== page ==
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Compensation bid launched over swine flu jab link to narcolepsy

Lawyers have launched a class action on behalf of 38 Britons - including 19 children - who developed narcolepsy after having the swine flu vaccine.

In February, scientists from the Health Protection Agency (HPA) said there was evidence of a link between the Pandemrix jab - manufactured by GlaxoSmithKline (GSK) - and narcolepsy in children in England.

Its figures suggest about one in 55,000 children vaccinated - about 20 in the UK - are thought to have developed narcolepsy.

Lawyers Hodge Jones & Allen have now started legal action against GSK. It said compensation could be up to and possibly exceed £1m for each sufferer. The children who form part of the claim are now aged six to 16.

The move follows the government’s decision in September to confirm a link between Pandemrix and narcolepsy, paving the way for compensation claims through its Vaccine Damage Payments Scheme, run by the Department for Work and Pensions.

A letter from the Treasury to Hodge Jones & Allen said it will be dealing with the claim on behalf of GSK.

Hodge Jones & Allen said GSK had invoked a government indemnity agreed with the Department of Health which requires any compensation claims and costs to be paid out of government funds.

The Pandemrix vaccine was given to high-risk groups, including children and those with asthma, diabetes and heart disease, at the height of the 2009-10 swine flu pandemic.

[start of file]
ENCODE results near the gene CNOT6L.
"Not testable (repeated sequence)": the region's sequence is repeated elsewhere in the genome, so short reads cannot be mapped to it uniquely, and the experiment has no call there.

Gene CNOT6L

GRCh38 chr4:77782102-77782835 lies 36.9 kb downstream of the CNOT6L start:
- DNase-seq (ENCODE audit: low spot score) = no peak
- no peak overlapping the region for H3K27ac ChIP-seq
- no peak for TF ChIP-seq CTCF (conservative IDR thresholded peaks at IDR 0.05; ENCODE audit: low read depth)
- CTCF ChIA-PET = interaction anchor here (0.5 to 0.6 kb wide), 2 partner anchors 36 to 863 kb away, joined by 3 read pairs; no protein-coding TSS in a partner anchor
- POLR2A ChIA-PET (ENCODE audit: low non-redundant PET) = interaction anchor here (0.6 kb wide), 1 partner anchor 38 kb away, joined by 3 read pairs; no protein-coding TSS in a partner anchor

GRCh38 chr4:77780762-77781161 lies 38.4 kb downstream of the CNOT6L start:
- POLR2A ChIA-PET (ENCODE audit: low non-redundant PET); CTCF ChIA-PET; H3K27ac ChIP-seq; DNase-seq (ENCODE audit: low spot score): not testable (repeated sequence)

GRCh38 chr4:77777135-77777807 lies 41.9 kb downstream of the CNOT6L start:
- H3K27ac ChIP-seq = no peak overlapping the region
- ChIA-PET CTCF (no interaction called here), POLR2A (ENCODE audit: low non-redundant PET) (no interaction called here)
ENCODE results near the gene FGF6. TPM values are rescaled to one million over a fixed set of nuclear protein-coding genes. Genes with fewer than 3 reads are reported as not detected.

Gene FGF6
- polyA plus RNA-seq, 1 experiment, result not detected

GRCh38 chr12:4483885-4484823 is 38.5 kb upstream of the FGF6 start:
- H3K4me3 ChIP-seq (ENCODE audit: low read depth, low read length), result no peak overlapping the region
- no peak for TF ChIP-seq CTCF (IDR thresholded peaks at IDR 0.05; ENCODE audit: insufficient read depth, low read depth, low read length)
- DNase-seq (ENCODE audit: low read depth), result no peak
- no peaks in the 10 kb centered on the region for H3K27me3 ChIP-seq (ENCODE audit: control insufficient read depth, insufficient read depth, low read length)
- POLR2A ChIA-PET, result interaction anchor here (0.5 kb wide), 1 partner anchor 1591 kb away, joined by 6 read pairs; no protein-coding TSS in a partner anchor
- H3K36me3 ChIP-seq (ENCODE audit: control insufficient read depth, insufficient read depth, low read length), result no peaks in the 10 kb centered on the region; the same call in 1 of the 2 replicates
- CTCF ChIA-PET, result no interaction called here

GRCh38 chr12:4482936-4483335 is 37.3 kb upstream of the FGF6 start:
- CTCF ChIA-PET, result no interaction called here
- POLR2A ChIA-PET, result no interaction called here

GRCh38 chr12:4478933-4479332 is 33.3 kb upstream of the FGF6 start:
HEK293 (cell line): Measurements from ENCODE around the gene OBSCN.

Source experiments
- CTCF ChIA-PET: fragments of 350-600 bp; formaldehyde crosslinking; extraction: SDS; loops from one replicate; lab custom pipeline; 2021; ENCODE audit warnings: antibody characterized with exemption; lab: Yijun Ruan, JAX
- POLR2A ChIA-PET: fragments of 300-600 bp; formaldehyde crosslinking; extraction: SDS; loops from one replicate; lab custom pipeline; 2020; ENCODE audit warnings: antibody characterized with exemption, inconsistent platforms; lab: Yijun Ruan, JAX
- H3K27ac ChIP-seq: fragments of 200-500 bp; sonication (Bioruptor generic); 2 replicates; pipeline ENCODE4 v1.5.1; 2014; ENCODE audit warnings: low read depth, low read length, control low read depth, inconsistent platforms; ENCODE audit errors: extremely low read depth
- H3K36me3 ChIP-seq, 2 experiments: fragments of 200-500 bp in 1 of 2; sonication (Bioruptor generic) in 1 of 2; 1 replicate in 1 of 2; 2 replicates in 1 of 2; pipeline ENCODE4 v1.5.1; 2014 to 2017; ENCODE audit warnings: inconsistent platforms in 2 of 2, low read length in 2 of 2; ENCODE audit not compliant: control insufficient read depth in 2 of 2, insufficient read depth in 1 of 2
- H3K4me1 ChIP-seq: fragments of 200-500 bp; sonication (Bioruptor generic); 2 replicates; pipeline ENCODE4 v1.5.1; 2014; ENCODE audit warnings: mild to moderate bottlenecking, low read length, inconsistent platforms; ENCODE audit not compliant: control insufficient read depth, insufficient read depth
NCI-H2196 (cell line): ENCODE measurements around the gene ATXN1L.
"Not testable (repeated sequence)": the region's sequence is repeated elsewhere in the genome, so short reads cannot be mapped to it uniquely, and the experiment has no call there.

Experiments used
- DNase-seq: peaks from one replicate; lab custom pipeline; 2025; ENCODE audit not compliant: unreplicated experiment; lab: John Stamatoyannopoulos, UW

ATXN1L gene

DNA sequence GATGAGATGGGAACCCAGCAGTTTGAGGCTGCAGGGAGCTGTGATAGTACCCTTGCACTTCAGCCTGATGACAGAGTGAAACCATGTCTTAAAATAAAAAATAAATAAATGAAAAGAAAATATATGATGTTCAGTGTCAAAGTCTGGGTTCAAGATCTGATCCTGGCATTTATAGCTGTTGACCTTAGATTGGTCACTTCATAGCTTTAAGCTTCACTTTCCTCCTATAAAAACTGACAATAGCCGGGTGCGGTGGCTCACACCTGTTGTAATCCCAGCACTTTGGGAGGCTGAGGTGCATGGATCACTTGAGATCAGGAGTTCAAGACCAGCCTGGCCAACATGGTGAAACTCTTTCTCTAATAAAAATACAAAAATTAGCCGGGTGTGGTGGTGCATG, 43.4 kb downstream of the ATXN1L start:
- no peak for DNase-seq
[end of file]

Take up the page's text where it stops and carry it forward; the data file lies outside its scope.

Across Europe, about 31 million people are thought to have received the jab.

Narcolepsy is a rare but serious neurological disorder that affects about 31,000 people in Britain.

The condition can cause massive disruption to sleep and daily life, and some narcoleptics have another condition called cataplexy, which is a total loss of muscle control.

Peter Todd, a solicitor and partner at Hodge Jones & Allen, who is representing the UK families seeking compensation, said: “I did not expect GSK to invoke their entitlement to be indemnified by the UK government - however they have done so immediately after the UK government itself admitted a link between the vaccine and narcolepsy.

“This is a quite unprecedented situation.

“Narcolepsy is a serious, incurable condition requiring a lifetime of medication and management.

“Many of the activities that most people take for granted can be totally compromised, such as study, work and the ability to have sole care of young children. The innocent victims of this deserve support and provision for their futures.”

A new European Alliance has now been formed calling for a public inquiry in European Union states where the Pandemrix vaccine was used.

Around 800 children and young adults across Europe are thought to be affected by narcolepsy following vaccination.

 

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